BRIAN FULTON’S DAY IN HISTORY: 100 YEARS AGO
Jan. 14, 1919 11 die in Scranton Flyer crash
The Scranton Flyer of the New Jersey Central Railroad collided with the Doylestown local train near the Fort Washington station. Eleven people died in the crash and numerous passengers were injured.
According to authorities, the Scranton Flyer missed a signal and drove head-on into the rear passenger car of the Doylestown local.
The Flyer’s locomotive went through the entire length of the coach. What remained of the coach then caught fire.
Charles Godfrey of Scranton and Mrs. John Mcaloon of West Scranton were aboard the Scranton Flyer when the collision occurred. Godfrey and Mcaloon directed first-aid efforts at the crash site until physicians and ambulances arrived.
Godfrey, a member of the hospital corps aboard the USS Finland, said that the need for bandages was great and that women were asked to tear their underskirts to make bandages for the injured.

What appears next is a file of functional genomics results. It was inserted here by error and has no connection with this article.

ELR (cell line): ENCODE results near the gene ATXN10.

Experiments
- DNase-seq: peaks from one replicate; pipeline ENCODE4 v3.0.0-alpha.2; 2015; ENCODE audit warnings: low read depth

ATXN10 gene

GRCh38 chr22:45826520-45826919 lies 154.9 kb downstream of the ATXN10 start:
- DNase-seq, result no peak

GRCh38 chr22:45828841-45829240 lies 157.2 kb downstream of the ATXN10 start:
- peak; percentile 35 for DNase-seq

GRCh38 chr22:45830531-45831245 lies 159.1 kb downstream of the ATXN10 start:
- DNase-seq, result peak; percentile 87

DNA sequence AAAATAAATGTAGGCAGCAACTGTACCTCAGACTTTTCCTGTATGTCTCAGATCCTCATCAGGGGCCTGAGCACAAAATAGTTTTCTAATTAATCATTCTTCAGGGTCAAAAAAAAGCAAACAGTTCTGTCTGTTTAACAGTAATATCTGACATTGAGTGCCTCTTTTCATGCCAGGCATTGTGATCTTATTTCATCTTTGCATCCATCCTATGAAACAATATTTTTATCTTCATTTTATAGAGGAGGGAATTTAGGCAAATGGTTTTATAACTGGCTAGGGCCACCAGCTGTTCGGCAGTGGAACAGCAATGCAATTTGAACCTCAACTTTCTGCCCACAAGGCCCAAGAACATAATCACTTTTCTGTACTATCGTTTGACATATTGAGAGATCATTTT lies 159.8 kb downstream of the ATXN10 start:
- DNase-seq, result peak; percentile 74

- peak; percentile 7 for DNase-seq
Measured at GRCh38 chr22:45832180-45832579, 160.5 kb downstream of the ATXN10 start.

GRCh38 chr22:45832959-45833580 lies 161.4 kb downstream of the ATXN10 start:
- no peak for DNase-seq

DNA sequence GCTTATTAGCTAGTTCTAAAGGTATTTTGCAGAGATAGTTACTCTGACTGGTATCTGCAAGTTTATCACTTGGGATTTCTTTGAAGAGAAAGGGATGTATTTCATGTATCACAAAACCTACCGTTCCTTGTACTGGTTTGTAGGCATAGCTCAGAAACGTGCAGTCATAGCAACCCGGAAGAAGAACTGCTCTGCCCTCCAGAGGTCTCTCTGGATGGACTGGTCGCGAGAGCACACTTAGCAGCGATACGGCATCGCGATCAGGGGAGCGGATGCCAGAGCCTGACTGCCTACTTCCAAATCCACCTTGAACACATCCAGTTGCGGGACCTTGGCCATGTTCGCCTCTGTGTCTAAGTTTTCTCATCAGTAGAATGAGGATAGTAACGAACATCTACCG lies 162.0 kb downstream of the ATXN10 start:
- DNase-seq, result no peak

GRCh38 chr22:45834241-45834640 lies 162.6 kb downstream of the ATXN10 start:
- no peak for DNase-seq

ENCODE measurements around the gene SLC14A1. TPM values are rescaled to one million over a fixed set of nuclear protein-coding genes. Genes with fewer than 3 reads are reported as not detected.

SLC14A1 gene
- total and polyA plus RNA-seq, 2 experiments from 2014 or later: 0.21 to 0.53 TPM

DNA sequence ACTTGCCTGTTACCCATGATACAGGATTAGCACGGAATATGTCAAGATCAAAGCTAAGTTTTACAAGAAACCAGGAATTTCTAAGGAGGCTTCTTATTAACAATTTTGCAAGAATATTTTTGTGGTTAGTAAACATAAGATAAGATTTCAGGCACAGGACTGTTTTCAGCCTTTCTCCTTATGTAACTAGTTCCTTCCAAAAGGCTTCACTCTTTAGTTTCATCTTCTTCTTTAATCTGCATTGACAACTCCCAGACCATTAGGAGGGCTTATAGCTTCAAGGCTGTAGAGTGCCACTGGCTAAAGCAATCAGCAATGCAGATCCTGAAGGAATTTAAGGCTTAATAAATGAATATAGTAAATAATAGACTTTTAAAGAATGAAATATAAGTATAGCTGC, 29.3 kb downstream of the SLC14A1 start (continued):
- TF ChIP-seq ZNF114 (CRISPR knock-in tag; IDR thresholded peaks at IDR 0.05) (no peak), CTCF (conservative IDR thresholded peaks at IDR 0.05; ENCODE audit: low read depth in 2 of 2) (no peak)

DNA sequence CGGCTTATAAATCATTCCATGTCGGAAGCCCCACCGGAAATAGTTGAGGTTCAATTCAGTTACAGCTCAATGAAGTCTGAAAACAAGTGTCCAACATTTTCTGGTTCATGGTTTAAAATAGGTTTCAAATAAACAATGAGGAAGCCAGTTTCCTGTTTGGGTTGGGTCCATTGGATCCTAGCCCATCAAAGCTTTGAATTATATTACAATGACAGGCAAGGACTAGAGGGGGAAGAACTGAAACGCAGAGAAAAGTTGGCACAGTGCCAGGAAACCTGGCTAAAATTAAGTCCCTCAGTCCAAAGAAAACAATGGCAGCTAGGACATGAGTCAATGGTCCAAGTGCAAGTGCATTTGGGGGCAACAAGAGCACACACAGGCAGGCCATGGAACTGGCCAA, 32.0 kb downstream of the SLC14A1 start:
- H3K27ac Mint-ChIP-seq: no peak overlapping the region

Palmer to be named attorney general
A. Mitchell Palmer of Stroudsburg was expected to be named United States attorney general by President Woodrow Wilson, according to an article in the New York World.
If nominated, Palmer, who served as the alien property custodian, would succeed Attorney General Thomas Walt Gregory.
Palmer was an early supporter of Wilson. When Secretary of War Lindley Garrison resigned in 1916, Wilson offered the position to Palmer but Palmer passed on the appointment because of being a Quaker. Prior to that offer, Palmer was a member of the U.S. House of Representatives, representing the Pennsylvania 26th District.
BRIAN FULTON, library manager, oversees The Timestribune’s expansive digital and paper archives and is an authority on local history. Contact Brian at bful[email protected]rock.com or 570348-9140.
A. Mitchell Palmer